Indeed this ultimately is a mythical journey, in an almost-equally mythic American setting, that returns ultimately to failure. At least, so it seems for the title character. For the viewer, however, it’s as grand a success as any film the Coen brothers have crafted, and a reminder to doubters like myself that sometimes they can really get things right.

Inside Llewyn Davis film posterCREDITS
Directors/Writers Joel Coen and Ethan Coen; Cinematographer Bruno Delbonnel; Starring Oscar Isaac, Carey Mulligan, John Goodman, Justin Timberlake; Length 105 minutes.
Seen at Cineworld Haymarket, London, Sunday 9 February 2014.

O Brother, Where Art Thou? (2000)

At their worst, the Coen Brothers can come across as dilettantish, with an air of superiority to their characters (who often seem little more than caricatures), and it would surely be possible to argue that they’ve shown this hand in O Brother. They’ve certainly marshalled a whole host of period references to the 1930s into a comic book confection to little lasting effect. And yet I have a warmth of feeling towards this film that derives primarily from the music, not to mention the gorgeous widescreen Cinemascope photography and the easy affability of George Clooney as a lead actor. I don’t think any of this makes the film less shallow, but it does make me more fondly disposed towards it.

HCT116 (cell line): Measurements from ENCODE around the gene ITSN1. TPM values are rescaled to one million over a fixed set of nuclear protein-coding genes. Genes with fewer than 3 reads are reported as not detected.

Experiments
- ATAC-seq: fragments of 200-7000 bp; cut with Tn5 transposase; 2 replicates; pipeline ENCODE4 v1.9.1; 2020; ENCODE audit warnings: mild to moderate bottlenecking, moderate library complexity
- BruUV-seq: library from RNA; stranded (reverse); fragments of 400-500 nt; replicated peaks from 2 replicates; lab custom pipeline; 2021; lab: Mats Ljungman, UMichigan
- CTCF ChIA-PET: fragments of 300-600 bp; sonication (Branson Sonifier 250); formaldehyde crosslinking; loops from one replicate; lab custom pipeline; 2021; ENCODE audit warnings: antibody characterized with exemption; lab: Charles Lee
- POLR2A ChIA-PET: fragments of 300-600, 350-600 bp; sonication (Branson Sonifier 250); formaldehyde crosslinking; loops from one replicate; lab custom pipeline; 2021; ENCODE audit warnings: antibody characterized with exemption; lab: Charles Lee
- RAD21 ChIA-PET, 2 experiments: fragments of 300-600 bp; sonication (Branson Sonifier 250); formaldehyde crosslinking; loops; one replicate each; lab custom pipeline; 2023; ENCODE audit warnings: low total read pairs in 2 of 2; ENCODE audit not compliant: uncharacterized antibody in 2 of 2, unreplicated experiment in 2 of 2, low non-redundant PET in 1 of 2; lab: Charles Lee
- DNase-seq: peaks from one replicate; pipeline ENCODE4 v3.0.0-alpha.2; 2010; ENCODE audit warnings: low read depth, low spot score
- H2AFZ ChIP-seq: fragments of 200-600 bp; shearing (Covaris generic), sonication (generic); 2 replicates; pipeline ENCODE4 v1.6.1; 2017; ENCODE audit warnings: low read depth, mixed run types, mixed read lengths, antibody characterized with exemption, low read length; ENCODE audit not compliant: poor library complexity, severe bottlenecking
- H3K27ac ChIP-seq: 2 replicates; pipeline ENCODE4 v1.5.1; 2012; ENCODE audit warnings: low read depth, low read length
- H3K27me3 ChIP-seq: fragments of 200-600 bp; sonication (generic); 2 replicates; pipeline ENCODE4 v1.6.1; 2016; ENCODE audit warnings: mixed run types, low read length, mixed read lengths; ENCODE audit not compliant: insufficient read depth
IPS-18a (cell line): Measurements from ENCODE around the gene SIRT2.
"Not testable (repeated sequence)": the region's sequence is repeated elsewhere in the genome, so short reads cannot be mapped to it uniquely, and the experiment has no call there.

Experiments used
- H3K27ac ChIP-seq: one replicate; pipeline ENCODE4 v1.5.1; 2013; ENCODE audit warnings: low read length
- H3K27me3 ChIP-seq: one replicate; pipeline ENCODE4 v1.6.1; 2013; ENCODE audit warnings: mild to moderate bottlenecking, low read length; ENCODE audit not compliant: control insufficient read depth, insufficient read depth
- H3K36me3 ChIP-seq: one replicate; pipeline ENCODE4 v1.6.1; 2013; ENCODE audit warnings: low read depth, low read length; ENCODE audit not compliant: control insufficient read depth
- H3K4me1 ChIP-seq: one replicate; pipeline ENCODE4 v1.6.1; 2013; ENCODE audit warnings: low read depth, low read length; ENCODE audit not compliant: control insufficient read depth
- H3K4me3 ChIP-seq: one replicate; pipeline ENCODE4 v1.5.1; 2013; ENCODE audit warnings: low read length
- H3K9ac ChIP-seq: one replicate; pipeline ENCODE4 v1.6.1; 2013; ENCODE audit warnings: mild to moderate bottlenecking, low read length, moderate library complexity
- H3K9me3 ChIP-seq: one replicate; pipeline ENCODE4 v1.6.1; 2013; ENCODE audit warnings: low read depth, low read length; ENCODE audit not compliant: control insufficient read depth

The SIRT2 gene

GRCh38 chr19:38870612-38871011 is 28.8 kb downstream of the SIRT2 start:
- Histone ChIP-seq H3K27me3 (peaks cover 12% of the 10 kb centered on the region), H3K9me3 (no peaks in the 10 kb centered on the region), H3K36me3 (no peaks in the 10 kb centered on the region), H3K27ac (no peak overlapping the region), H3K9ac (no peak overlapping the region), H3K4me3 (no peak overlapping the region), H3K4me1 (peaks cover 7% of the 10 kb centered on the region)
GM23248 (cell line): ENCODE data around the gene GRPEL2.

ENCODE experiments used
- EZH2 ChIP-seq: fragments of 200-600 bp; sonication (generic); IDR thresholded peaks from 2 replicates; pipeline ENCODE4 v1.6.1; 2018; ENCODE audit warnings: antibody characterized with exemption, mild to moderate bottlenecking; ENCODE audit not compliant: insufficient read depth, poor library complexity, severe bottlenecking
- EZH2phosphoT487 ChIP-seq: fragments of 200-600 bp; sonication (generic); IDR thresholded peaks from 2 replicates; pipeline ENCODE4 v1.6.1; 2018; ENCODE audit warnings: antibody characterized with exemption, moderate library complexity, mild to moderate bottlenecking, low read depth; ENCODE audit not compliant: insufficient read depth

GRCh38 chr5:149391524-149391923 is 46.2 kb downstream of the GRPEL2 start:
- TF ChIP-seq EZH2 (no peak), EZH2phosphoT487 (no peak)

Certainly its basis on the Odyssey doesn’t add any depth. George Clooney plays Ulysses Everett McGill, a convict on a chain gang, who, with help from two fellow convicts (played by John Turturro and Tim Blake Nelson), is trying to get home to his wife Penny (Holly Hunter). There are many other references to famous characters and scenes from Homer’s story which show up in passing (the Lotus Eaters, the Sirens, the Cyclops, at least one suitor, and a deus ex machina of sorts), but it’s a sort of Cliff’s Notes transposition that provides a bit of passing interest along the way for these three escapees from a chain gang. The rest of the characters and situations are scavenged equally superficially from popular culture: a blues musician who’s sold his soul to the devil at a crossroads (Tommy Johnson, though the detail of the hellhound that the ‘devil’/sheriff has with him seems more Robert Johnson); George ‘Babyface’ Nelson, the bank robber; a Ku Klux Klan rally; some corrupt good ol’ boy politicians; some soulful black men; a little recording shack out in the middle of nowhere; and so on.